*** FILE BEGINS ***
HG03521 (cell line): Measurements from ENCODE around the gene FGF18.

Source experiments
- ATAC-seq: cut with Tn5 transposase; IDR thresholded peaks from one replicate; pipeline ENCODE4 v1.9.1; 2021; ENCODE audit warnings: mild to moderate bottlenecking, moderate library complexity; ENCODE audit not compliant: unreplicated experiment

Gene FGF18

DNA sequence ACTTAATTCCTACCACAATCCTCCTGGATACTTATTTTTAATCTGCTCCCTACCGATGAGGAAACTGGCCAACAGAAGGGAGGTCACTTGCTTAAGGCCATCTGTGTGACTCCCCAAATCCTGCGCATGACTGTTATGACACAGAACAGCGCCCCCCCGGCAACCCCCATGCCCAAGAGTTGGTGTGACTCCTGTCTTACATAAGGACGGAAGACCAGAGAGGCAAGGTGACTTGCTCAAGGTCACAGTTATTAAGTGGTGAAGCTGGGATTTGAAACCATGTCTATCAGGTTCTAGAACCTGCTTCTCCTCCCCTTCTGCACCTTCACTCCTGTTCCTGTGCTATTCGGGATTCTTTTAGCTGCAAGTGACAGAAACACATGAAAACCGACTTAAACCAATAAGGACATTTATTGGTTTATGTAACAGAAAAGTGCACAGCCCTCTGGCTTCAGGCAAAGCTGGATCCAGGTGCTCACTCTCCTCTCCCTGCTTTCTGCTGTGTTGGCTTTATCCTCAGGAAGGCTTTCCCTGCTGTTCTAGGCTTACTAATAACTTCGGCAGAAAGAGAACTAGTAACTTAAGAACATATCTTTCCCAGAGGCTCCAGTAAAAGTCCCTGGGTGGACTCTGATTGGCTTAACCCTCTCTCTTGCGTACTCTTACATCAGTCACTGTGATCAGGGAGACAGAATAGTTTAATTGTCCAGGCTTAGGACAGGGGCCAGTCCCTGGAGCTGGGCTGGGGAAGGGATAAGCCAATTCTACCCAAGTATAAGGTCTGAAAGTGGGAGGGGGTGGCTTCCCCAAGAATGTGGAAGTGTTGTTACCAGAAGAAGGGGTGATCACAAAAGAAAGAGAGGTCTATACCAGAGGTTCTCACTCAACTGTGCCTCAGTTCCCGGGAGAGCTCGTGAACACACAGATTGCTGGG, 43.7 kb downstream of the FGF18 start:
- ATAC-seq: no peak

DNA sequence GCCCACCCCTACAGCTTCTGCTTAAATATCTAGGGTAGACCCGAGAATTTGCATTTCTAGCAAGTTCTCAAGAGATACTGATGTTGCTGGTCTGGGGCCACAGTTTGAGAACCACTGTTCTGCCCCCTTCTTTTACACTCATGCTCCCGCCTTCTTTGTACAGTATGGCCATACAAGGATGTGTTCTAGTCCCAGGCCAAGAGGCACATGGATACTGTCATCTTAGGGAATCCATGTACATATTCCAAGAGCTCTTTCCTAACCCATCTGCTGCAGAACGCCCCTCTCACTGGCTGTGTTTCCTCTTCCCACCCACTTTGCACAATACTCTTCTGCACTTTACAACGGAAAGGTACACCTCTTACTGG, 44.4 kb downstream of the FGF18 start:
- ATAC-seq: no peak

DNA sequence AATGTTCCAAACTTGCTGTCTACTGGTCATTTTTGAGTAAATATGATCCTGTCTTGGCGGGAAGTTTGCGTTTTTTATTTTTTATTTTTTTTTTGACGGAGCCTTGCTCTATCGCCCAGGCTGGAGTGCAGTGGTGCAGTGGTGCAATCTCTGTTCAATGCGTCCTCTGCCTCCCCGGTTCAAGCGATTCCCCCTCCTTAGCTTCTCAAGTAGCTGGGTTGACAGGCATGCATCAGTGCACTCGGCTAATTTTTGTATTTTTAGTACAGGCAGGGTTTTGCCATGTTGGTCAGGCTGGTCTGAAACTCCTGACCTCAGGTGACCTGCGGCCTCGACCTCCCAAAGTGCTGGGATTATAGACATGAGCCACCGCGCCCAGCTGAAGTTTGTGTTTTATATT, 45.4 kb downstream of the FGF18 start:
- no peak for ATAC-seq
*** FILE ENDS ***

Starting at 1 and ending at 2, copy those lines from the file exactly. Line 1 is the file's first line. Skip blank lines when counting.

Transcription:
HG03521 (cell line): Measurements from ENCODE around the gene FGF18.

Source experiments